Arrived at through Study?
Does it Comply with Torah Sources?
Alberto: Dear Kavod Harav, Shalom. In the past, we talked about conversion, and the Brazilian Noahide communities, as I got your positive answer to be a Rabbinic reference to us in that time. I'm still checking your web site and learning from it, and also sharing those precious instructions with Noahides and Jews around me.
But I'm still having trouble in understanding your position against Reincarnation. I think it is because my understanding of it is not just from Jewish sources (if I may say so) but from others as well. By this, your criticism does not seem to affect reincarnation itself. To solve this trouble I'm reading a lot about it, as I read your assertions about it.
I know that Maimonides instructed that man should not believe in things unless they are proved logically, apprehended by the senses and received from prophets and sages. I agree with that.
But I noticed that when you mention reincarnation, you mention as metempsychosis, since this is the doctrine attacked by the Vilna Gaon. It seems that for you, reincarnation and metempsychosis is the same thing. But as I understand the thing, Reincarnation is not exactly the same thing as metempsychosis. In fact they oppose each other.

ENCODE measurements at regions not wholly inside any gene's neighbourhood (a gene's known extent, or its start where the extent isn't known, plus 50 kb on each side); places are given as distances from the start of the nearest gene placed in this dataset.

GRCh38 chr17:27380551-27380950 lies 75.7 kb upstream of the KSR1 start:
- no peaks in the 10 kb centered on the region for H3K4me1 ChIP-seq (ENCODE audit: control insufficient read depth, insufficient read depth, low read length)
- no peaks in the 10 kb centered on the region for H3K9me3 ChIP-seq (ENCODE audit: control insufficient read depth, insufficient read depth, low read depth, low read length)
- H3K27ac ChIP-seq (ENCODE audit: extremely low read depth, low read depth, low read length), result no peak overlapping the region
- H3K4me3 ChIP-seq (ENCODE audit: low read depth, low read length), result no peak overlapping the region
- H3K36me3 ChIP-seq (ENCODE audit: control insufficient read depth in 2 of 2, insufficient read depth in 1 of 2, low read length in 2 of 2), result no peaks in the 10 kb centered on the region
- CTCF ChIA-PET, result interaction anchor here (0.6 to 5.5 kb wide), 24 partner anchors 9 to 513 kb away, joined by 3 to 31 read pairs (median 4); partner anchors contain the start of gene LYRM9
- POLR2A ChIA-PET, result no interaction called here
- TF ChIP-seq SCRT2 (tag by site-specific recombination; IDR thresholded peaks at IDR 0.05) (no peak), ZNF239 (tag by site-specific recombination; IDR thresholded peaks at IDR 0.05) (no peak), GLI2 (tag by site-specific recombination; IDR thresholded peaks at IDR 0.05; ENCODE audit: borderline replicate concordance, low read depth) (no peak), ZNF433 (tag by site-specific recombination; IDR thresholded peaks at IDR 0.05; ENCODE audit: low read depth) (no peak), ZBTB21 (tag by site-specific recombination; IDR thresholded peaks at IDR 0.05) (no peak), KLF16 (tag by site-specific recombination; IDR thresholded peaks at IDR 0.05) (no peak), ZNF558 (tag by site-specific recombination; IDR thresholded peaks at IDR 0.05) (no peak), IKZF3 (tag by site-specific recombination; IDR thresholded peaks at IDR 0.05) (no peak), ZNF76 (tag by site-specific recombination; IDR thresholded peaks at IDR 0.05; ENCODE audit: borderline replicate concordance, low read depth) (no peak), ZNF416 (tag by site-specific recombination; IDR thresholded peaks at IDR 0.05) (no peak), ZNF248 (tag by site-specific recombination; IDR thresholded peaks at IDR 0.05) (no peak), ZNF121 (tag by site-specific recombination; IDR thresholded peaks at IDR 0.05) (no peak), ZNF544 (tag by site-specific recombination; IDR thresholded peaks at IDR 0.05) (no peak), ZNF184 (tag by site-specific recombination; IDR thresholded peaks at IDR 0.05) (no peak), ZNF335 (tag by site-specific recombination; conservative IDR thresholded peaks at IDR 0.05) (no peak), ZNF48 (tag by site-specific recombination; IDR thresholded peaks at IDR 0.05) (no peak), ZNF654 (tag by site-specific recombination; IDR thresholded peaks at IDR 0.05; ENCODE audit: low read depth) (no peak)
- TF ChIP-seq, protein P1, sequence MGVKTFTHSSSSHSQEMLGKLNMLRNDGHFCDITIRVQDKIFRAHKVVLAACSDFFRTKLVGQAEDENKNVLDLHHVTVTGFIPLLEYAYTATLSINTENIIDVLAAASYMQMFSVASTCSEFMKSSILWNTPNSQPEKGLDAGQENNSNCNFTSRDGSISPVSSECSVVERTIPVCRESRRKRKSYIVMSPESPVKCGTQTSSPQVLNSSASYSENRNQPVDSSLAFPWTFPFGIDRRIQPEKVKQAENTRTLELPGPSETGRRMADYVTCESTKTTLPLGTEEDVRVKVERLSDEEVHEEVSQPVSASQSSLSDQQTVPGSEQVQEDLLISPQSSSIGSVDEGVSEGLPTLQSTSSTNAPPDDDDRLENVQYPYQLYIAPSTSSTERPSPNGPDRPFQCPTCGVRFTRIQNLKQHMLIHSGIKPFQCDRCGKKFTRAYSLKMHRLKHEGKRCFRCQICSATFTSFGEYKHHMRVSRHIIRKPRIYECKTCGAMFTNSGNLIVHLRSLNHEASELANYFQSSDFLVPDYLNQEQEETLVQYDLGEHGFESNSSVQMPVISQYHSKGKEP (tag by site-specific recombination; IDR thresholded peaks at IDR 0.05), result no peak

My point is that Reincarnation could be proved via logic. As a spiritualist doctrine, Reincarnation is demonstrated by logic alone, as God Himself, can't be proven "physically", but only by way of understanding or logic. I mean, all spiritualist doctrines cannot be proven, unless by logic, since we have not means to "show" the spiritual world or dimension while we are in this world.
Let me present the answer I received from Rabbi XXXX about it: He says as follows:
"The Torah was given to Moses, by God, accompanied by an oral counterpart. The Oral Torah is just as much God's word as the Written Torah. As the years passed, the sages became concerned that the Oral Torah would be forgotten or garbled if it would not be recorded. Rabbi Judah the Prince and subsequent rabbis committed much of the Oral Law to writing. The oral traditions, combined with the rabbinical enactments, form the Talmud and much of the rest of Jewish literature.
There are many concepts which are alluded to in the Written Law but were only recorded fully in subsequent writings. This does not mean that they are any less God's word. God, in his unfathomable wisdom, decided that they be recorded that way. Reincarnation is one such concept. Allow me to share just a few places where reincarnation is alluded to in the Written Torah. These are not places which shout "reincarnation" in bold letters but they do form part of a greater picture.
Ecclesiastics 1:4: "A generation departs and a generation comes." If this would refer to the normal flow of generations, a generation cannot come after the previous generation has gone. Rather this refers to the same soul(s) returning in consecutive lives.
Job 1:21: "Naked I left my mother's womb and naked I shall return there." Who comes back to their mom's womb? Enter reincarnation.